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The Kingston Bagpuize Telegraph Operator.

Research Jill Muir

In the 1900s the Kingston Bagpuize Post Office would have had a means to send and receive telegrams, which was very popular before the telephone became almost a necessity, in our homes. Reading 'The History of Southmoor Methodist Chapel' by Jan Kelly, I was interested to see that Miles Drew and his wife Eva Broughton lived in the Corner House, Kingston Bagpuize and kept a Grocer's shop there. Eva had been the official Telegraph Receiver for Kingston, so where did she type out her Morse code, at the Corner House or did she work for the Jefferies family?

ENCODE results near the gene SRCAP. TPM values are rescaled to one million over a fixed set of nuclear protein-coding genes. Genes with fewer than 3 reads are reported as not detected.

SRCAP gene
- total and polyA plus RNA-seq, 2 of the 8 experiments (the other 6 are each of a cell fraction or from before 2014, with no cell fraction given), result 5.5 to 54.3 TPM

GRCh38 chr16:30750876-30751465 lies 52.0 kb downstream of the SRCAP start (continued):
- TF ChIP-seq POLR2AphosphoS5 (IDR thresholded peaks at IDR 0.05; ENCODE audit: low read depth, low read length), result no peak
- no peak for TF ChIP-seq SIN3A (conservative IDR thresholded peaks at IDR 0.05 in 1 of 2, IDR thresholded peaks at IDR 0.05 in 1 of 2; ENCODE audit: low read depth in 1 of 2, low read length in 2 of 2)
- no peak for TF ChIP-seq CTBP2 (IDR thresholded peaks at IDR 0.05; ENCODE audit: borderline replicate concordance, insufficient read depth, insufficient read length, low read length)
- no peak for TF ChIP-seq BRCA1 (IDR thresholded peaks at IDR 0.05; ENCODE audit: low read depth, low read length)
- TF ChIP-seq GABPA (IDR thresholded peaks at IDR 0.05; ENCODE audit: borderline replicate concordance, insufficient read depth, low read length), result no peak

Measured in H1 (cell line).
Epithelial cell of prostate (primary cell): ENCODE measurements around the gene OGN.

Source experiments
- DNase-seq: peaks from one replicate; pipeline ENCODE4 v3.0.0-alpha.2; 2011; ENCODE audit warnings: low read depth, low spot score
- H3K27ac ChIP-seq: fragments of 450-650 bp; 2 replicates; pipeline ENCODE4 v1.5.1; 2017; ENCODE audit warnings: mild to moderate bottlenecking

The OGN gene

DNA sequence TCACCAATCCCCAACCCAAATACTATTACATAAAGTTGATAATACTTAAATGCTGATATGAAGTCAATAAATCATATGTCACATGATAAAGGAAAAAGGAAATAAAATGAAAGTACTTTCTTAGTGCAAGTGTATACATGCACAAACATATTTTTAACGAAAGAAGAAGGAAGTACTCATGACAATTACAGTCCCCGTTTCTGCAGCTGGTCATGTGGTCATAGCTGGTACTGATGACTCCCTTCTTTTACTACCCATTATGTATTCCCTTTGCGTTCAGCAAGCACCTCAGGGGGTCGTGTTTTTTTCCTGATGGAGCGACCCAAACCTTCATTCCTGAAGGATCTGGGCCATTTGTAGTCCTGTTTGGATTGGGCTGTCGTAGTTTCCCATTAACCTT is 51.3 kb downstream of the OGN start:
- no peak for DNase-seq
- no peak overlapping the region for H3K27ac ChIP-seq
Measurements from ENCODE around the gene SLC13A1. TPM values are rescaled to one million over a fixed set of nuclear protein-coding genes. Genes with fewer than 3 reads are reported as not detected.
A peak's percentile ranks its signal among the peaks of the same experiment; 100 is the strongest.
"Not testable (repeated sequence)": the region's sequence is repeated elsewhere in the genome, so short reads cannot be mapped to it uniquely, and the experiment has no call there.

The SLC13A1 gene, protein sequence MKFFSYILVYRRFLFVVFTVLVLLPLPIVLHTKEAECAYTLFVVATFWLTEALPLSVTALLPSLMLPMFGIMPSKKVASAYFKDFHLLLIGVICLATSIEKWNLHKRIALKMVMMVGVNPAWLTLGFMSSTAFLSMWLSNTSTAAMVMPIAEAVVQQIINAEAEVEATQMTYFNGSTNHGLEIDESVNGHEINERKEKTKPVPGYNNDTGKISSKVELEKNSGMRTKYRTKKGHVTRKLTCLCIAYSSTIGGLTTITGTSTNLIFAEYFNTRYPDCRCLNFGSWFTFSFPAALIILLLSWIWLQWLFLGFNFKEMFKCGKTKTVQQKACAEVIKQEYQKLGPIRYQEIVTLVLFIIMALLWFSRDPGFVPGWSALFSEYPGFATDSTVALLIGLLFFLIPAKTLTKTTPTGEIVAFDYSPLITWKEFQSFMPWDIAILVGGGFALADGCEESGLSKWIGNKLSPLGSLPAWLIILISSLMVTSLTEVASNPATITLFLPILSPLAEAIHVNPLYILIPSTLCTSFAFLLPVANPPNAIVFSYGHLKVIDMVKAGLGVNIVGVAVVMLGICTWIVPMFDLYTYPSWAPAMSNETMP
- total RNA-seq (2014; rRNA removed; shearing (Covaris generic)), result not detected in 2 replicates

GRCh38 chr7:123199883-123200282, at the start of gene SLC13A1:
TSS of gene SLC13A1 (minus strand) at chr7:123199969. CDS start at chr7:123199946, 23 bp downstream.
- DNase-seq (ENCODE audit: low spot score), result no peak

Kingston Bagpuize telegraph poles

Brand new Telegraph poles in Kingston Bagpuize.

Browsing the net, I recalled how my own mother used to tell us about her post office work days, which included sending and receiving telegrams in her uncle's Post Office in South Wales.

Telegraph messages sent by telegraph operator (or telegrapher) using Morse code were known as a telegram or cablegram, often shortened to a cable or a wire message. Later, a telegram sent by the Telex network, a switched network of teleprinters similar to the telephone network, were known as a telex message.

Before long distance telephone services were readily available or affordable, telegram services were very popular. Telegrams were often used to confirm business dealings and, unlike email, telegrams were commonly used to create binding legal documents for business dealings.

Source: The British Postal Museum & Archive and The Free Dictionary

See more about a telegram.

More on Telegraphy and its history.

Telegraph machine            

Telegraph machine - Source The Science Museum